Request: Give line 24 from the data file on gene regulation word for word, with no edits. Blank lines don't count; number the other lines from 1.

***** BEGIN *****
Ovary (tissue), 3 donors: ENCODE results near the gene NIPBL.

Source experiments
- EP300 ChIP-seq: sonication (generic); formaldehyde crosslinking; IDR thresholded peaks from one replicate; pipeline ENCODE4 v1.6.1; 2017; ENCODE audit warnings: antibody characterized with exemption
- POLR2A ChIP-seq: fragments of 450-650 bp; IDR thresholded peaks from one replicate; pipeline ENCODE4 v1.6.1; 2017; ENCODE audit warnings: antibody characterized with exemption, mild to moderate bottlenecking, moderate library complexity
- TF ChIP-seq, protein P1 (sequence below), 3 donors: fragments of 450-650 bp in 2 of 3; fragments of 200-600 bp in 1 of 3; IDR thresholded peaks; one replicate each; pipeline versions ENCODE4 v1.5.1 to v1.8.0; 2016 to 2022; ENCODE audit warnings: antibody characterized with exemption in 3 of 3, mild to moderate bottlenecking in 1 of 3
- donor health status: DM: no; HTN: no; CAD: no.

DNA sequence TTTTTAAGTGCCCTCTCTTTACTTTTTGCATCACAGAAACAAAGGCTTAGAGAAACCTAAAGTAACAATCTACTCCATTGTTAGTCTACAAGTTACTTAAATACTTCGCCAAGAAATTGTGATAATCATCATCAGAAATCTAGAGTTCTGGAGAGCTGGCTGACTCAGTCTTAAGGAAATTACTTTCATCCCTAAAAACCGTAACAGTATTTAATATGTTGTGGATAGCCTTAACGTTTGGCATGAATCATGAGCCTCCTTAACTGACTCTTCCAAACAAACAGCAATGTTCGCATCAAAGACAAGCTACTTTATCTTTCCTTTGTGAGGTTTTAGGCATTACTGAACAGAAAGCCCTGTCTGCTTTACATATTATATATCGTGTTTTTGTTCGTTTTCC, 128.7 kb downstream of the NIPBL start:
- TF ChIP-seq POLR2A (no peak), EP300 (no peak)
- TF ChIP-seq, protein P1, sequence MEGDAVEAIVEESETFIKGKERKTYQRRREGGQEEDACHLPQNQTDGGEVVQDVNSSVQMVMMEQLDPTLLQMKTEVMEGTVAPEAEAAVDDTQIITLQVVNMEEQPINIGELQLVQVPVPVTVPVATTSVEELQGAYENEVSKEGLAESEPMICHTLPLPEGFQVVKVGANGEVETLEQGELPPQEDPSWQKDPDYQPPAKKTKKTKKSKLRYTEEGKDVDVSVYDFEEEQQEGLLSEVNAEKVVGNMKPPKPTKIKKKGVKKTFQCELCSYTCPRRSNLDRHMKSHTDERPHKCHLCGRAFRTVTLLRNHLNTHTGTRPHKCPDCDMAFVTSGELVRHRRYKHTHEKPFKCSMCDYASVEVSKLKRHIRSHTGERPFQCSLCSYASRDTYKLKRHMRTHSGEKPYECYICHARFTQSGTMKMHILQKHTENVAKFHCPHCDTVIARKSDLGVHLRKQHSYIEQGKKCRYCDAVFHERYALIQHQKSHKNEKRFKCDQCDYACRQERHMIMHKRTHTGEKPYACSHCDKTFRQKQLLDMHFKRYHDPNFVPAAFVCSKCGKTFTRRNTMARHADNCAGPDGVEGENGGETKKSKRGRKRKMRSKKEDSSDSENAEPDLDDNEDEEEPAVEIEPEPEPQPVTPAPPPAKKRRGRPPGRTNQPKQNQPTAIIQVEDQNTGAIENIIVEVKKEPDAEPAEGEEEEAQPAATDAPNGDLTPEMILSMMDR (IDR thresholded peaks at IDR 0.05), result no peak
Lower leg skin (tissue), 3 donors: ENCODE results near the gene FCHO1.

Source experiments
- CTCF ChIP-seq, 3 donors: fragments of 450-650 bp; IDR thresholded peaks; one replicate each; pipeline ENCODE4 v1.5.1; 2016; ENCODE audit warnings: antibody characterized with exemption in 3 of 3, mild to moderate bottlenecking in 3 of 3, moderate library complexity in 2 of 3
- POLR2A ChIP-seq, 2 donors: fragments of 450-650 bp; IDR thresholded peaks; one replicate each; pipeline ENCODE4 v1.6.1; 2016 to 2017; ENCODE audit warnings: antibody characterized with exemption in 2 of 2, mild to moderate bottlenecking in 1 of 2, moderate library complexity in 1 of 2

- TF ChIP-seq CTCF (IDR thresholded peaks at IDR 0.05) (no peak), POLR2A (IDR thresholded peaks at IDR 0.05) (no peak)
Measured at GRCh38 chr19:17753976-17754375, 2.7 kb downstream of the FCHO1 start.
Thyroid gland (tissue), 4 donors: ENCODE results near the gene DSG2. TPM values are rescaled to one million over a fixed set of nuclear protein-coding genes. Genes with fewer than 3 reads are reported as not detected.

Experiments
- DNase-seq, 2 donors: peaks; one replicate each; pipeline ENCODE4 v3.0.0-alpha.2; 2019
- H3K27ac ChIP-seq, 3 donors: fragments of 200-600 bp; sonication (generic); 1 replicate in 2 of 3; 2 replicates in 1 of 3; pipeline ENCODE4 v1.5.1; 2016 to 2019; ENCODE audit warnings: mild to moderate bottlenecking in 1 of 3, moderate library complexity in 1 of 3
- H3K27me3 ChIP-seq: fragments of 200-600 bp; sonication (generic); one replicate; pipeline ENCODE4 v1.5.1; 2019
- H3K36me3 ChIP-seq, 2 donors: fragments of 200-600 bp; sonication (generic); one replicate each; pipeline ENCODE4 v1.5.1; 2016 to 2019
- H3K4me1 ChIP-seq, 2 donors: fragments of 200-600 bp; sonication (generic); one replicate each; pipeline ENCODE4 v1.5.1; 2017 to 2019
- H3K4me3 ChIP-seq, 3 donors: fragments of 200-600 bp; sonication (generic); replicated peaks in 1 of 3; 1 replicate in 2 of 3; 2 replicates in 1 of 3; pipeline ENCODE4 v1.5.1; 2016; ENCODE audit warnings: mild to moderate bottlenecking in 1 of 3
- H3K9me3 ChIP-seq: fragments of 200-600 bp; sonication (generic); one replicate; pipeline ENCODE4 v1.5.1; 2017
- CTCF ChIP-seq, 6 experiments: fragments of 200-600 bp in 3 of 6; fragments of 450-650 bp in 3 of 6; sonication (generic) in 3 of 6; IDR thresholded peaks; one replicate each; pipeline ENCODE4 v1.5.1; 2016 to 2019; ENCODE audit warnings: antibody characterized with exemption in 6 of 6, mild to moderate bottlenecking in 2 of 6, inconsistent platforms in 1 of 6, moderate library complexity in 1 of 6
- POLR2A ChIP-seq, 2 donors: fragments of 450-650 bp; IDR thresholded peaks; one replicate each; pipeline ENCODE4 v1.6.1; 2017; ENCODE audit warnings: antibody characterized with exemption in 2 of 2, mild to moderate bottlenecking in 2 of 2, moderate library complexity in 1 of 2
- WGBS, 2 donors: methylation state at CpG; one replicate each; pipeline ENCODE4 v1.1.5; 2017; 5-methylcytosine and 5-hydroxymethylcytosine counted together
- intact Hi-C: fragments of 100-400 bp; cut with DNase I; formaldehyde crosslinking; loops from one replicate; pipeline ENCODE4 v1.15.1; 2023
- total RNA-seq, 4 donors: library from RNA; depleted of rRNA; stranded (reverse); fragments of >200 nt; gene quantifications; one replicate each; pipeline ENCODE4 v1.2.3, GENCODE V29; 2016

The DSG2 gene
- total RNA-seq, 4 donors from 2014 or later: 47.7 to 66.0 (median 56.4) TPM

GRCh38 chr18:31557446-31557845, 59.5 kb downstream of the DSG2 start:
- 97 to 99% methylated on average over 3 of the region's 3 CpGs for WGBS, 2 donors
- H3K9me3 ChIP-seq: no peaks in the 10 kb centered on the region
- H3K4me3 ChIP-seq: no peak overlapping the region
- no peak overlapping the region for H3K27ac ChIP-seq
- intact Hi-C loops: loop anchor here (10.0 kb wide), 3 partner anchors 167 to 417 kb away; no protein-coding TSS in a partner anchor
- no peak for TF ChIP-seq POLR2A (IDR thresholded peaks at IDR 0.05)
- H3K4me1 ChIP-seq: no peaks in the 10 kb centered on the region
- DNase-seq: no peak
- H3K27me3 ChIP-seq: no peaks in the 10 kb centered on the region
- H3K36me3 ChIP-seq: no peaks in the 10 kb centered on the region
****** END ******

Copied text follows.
- H3K9me3 ChIP-seq: fragments of 200-600 bp; sonication (generic); one replicate; pipeline ENCODE4 v1.5.1; 2017